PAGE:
A) Understanding of price, income and cross elasticities of demand
Price elasticity of demand measures the responsiveness of quantity demanded to a change in price. Income elasticity of measures the responsiveness of quantity demand to a change in income. Cross price elasticity of demand measures the responsiveness of quantity demanded for good A to the change in the price of good B.
B) Use formulae to calculate price, income and cross elasticities of demand
C) Interpret numerical values of
- Price elasticity of demand: unitary elastic, perfectly and relatively elastic, and perfectly and relatively inelastic
- Income elasticity of demand: inferior, normal and luxury goods; relatively elastic and relatively inelastic
- Cross elasticity of demand: substitutes, complementary and unrelated goods
|0 to -1||Relatively inelastic|
|-1 to ∞||Relatively elastic|
|<0 (negative)||Inferior good – as income rises the
demand for the product will fall
|0 to +1||Normal good – income inelastic demand|
|+1 to ∞||Normal good – income elastic demand|
D) Factors influencing price elasticities of demand:
The availability of substitutes – If there are lots of substitutes available to the consumer then the PED of the good is likely to be relatively elastic. This is due to the fact that if the price of the good increases then consumers can easily switch to another good that is now cheaper that preforms a similar function. For example, if the price of Coca cola increased then the percentage decrease in quantity demanded is likely to be greater than the percentage increase in price. This is because Coca Cola customers can easily switch their consumption to Pepsi as it is a similar product.
Percentage of income – The greater percentage of income that a good takes up, the more elastic demand for the good is likely to be. For example, a 10% increase in the price of bread is unlikely to have a big effect on demand. This is due to the fact that bread is a cheap product therefore although the price may have increased; the percentage of a person’s income that it takes up is still very small. However, if the price of a car increased by 10% then this is likely to have a much greater impact on demand. This is due to the fact that cars are very expensive and therefore a 10% increase in price will have a much bigger impact on the percentage of a person income that the good takes up. Overall this means that demand for cars is likely to be more inelastic.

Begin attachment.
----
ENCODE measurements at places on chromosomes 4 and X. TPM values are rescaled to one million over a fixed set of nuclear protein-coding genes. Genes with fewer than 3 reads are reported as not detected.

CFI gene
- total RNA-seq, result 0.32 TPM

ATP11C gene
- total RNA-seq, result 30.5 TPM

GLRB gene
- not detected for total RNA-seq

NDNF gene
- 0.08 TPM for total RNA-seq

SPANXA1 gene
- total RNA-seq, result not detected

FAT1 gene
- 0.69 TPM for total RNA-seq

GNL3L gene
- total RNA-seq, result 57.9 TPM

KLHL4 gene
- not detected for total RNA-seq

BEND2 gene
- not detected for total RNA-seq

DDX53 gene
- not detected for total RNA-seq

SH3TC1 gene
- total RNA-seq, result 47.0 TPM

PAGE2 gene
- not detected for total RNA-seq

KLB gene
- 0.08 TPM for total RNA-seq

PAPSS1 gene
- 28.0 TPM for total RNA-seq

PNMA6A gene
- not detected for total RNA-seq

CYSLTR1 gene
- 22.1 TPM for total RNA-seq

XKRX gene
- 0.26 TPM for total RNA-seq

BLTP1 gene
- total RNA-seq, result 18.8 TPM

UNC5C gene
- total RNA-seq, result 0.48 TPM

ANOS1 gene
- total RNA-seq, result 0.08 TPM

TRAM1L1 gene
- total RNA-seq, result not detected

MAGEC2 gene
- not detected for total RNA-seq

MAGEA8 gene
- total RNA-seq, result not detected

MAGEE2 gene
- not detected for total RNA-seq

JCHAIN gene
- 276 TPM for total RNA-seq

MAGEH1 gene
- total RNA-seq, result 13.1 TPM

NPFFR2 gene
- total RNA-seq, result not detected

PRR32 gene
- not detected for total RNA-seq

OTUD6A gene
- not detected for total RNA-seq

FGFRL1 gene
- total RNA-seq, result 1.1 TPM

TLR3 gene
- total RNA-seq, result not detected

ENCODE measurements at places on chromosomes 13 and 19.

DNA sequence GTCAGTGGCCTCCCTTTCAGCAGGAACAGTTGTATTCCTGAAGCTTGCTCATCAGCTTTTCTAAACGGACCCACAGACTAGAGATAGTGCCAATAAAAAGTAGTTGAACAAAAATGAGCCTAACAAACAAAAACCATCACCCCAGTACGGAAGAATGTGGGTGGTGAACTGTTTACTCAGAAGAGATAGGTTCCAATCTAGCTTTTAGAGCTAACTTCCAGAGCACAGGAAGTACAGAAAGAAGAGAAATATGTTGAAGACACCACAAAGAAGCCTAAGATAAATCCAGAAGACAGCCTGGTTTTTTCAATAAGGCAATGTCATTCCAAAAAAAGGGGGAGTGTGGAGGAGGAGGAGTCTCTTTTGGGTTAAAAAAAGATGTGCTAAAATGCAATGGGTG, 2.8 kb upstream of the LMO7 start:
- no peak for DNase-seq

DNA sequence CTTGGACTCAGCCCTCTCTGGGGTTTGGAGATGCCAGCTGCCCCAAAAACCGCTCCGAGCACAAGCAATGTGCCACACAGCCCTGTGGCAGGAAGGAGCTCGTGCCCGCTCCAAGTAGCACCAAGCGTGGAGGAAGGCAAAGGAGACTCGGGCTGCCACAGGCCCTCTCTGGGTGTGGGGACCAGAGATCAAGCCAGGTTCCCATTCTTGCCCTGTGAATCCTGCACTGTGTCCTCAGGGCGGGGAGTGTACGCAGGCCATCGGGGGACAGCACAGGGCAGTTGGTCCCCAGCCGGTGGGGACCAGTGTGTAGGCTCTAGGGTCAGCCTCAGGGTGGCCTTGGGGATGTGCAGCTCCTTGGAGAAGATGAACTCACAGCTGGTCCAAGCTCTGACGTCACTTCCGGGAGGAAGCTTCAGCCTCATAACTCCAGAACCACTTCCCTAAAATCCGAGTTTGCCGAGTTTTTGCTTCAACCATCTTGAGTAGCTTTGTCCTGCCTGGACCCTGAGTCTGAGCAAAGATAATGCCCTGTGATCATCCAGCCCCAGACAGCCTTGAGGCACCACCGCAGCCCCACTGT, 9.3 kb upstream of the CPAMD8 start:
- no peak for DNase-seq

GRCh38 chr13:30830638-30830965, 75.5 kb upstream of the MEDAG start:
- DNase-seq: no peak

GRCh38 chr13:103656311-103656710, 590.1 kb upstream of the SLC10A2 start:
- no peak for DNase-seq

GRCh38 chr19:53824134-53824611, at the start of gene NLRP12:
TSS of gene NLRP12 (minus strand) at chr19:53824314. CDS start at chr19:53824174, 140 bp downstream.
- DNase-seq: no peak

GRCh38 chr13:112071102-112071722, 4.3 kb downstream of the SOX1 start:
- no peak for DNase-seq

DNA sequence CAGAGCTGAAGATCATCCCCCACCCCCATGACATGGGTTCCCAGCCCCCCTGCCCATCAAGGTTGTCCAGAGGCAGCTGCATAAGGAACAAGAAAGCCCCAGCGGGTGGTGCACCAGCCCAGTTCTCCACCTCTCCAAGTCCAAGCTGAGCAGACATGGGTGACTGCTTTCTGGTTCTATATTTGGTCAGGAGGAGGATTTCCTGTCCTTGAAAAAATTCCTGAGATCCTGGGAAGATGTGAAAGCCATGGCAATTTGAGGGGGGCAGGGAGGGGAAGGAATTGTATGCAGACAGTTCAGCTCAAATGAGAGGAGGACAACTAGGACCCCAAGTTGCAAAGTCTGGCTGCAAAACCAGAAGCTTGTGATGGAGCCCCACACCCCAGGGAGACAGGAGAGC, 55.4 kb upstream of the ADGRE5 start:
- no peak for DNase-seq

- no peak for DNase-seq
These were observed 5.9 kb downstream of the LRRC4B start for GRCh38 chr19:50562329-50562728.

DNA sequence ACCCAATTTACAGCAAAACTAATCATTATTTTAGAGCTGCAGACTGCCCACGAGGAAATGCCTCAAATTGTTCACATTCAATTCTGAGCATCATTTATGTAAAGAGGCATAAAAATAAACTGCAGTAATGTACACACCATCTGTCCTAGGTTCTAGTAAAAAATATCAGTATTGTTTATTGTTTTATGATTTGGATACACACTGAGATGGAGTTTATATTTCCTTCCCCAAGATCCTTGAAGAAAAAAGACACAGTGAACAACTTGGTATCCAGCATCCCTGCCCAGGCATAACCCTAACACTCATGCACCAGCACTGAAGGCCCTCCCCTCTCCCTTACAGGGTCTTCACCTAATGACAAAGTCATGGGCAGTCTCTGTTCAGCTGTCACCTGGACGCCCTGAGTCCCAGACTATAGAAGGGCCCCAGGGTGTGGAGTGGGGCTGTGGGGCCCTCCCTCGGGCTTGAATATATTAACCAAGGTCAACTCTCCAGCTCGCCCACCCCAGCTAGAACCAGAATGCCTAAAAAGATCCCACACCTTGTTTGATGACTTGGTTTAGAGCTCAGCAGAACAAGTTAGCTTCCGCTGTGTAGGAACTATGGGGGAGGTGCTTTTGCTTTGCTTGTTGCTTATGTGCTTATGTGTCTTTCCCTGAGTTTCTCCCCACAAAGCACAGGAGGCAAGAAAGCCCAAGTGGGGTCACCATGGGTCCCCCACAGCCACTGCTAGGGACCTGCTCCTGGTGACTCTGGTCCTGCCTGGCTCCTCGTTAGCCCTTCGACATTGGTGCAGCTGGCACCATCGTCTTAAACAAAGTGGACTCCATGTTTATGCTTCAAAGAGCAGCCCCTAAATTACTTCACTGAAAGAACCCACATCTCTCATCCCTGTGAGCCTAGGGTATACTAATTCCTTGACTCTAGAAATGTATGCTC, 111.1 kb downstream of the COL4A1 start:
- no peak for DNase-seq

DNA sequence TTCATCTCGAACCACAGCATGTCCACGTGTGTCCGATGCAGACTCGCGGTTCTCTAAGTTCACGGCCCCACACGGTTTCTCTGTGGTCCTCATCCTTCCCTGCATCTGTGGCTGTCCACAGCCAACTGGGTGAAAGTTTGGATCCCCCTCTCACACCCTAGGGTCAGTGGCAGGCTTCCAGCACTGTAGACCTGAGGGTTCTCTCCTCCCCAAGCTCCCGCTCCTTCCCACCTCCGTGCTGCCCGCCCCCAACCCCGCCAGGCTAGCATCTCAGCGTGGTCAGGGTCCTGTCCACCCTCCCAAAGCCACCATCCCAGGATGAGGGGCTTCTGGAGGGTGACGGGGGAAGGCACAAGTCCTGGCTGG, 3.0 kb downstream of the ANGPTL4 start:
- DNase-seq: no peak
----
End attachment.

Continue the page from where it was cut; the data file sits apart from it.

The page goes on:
Luxury or necessity – Luxury goods are not essential in achieving a basic standard of living for an individual. For example, designer clothes would not be considered essential. As a result of this, the price elasticity of demand for this product would be relatively elastic. Therefore if the price of the good increases then the consumer may change their consumption habits to exclude this good as they can do without it. However, this is in contrast to a necessity good such as bread/basic food which is essential for survival. As a result of this, an increase in the price of bread will have little impact on demand.
Time period – In the short run the price elasticity of demand for a good is likely to be relatively inelastic. This is due to the fact that consumers take time changing their consumption habit or do not notice the price change. However, in the long run the price elasticity for the good turns more elastic as consumers are given more time to change their consumption habits. Furthermore, they are more likely to notice the price difference in the long run and therefore are more likely to not buy the product in the future or reduce their consumption of the good.
E) The significance of elasticities of demand to firms and government in terms of:
- The imposition of indirect taxes and subsidies – The elasticity of the product is one of the main factors to consider when governments decide to implement indirect taxes and subsidies. This is due to the fact that the elasticity of the product has a massive effect on who takes the majority of the burden of the tax and the effectiveness of the tax in solving its objective. For example, taxes on de merit goods such as cigarettes are aimed at reducing the consumption of the good. As shown on the diagram, an increase in the price of cigarettes (P-P1) reduces the demand for cigarettes from Q to Q1. However, due to the fact that it is an addictive product it has a relatively price inelastic demand. Therefore, the tax isn’t as effective as it would be for a product with a more price elastic demand. In addition to this, subsidising a product in order to increase consumption would only be effective if the demand for that product was relatively price elastic. This is because the increase in quantity demanded would be more than proportionate to the decrease in price. Therefore only a small subsidy would have to be provided in order to have a big impact on consumption.